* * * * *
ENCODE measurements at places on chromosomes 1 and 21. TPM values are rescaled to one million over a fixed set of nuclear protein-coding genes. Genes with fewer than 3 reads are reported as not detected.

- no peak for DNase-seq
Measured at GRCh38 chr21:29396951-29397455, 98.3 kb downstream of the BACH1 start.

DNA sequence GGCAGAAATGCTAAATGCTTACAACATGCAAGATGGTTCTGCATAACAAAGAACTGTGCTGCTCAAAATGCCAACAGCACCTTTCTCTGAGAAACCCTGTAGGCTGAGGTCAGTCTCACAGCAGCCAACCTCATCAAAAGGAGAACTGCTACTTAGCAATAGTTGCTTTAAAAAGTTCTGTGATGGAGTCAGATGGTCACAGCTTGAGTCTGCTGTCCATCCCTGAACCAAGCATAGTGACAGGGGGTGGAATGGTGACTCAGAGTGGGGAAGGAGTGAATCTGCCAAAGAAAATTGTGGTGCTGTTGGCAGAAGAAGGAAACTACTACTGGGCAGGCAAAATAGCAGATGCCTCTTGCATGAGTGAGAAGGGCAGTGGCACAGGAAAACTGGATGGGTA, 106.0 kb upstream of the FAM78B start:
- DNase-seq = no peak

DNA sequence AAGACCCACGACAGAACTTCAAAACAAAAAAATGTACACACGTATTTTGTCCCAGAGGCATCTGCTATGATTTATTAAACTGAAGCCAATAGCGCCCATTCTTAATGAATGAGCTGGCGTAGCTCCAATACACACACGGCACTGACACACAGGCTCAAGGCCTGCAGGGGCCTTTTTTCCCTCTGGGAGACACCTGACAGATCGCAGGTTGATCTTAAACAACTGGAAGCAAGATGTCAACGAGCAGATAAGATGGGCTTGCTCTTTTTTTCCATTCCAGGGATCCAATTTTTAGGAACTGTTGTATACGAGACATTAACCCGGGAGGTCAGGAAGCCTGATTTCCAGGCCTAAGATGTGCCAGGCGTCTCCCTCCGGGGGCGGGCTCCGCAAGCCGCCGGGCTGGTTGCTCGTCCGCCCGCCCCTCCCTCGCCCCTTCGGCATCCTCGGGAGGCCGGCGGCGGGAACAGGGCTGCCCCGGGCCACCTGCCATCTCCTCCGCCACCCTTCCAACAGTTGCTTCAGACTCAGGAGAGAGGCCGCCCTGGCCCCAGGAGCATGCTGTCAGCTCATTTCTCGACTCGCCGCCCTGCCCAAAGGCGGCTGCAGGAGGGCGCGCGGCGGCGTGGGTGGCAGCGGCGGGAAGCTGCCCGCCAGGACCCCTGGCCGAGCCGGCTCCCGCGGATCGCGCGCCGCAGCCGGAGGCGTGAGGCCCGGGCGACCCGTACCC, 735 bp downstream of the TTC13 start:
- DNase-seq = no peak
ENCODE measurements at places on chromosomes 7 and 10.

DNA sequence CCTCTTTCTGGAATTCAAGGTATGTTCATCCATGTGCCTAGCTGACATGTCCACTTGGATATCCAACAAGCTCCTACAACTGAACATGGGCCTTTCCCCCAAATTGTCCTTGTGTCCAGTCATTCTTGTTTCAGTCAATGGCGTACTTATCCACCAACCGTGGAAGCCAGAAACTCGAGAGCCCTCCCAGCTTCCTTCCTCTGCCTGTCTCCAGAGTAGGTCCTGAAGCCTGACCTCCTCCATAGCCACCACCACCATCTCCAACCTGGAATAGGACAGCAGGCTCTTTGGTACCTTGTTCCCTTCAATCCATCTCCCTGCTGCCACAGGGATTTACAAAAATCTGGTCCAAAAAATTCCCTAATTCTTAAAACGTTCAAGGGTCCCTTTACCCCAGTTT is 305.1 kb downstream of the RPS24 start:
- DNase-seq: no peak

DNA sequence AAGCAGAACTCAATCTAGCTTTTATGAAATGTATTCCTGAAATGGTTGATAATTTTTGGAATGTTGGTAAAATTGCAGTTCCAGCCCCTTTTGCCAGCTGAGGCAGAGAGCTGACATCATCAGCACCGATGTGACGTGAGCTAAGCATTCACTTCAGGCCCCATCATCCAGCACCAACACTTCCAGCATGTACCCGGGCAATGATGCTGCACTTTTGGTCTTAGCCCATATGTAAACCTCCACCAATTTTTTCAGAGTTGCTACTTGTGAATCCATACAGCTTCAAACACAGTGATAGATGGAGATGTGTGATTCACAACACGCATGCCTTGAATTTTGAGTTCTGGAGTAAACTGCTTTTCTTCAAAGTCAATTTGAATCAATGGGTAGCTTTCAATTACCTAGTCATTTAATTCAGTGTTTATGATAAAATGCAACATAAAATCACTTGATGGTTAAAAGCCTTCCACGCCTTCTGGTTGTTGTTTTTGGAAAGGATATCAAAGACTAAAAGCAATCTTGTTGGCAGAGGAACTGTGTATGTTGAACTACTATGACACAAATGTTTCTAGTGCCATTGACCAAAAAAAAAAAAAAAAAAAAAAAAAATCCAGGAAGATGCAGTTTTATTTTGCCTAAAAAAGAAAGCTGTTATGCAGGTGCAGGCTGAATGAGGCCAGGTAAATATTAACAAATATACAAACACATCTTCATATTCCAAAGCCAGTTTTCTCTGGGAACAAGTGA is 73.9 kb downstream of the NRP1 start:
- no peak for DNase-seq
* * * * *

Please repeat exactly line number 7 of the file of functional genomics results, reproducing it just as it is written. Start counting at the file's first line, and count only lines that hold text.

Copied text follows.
- DNase-seq = no peak